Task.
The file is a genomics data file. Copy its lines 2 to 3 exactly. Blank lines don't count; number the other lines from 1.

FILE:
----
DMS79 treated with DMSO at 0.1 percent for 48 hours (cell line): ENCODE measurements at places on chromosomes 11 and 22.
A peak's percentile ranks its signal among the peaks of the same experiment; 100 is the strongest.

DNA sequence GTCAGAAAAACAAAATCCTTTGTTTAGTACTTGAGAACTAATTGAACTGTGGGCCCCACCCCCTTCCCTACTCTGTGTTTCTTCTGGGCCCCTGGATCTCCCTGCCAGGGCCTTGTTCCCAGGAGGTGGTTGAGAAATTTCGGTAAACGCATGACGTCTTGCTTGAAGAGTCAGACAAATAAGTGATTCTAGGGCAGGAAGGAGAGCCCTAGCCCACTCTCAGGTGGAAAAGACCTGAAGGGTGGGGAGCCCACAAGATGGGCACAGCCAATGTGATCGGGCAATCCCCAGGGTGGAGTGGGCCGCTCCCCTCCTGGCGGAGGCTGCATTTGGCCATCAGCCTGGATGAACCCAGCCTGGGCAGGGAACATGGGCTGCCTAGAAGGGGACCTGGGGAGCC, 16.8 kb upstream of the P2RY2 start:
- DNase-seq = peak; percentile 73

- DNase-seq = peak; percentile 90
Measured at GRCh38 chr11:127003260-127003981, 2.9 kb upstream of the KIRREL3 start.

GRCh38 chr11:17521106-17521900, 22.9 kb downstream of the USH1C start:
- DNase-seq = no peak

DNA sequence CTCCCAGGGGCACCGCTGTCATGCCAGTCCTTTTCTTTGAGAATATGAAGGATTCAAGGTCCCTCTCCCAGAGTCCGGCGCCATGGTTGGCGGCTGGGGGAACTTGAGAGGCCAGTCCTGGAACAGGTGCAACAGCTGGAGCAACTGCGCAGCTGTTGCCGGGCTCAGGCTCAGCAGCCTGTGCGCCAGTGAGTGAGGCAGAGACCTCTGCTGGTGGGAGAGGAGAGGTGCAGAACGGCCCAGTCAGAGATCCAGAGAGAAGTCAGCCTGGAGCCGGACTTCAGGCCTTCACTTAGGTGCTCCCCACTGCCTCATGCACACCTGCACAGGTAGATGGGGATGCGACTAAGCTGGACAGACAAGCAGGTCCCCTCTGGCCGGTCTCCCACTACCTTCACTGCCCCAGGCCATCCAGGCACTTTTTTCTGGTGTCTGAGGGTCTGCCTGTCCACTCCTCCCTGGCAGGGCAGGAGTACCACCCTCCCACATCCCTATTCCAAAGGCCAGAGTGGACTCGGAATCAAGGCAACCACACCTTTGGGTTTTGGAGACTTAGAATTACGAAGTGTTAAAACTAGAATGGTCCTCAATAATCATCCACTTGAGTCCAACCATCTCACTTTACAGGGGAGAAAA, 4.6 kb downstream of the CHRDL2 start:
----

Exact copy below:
A peak's percentile ranks its signal among the peaks of the same experiment; 100 is the strongest.

DNA sequence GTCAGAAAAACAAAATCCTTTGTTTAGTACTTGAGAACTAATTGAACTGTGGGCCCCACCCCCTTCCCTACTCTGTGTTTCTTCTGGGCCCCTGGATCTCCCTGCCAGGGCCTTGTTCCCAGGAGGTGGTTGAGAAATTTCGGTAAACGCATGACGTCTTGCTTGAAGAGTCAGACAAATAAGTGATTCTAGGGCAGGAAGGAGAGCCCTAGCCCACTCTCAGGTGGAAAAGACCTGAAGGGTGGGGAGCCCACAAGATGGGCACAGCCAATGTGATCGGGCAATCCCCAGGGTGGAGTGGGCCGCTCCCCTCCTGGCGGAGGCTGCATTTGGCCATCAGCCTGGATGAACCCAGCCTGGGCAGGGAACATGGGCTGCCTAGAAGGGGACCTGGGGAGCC, 16.8 kb upstream of the P2RY2 start: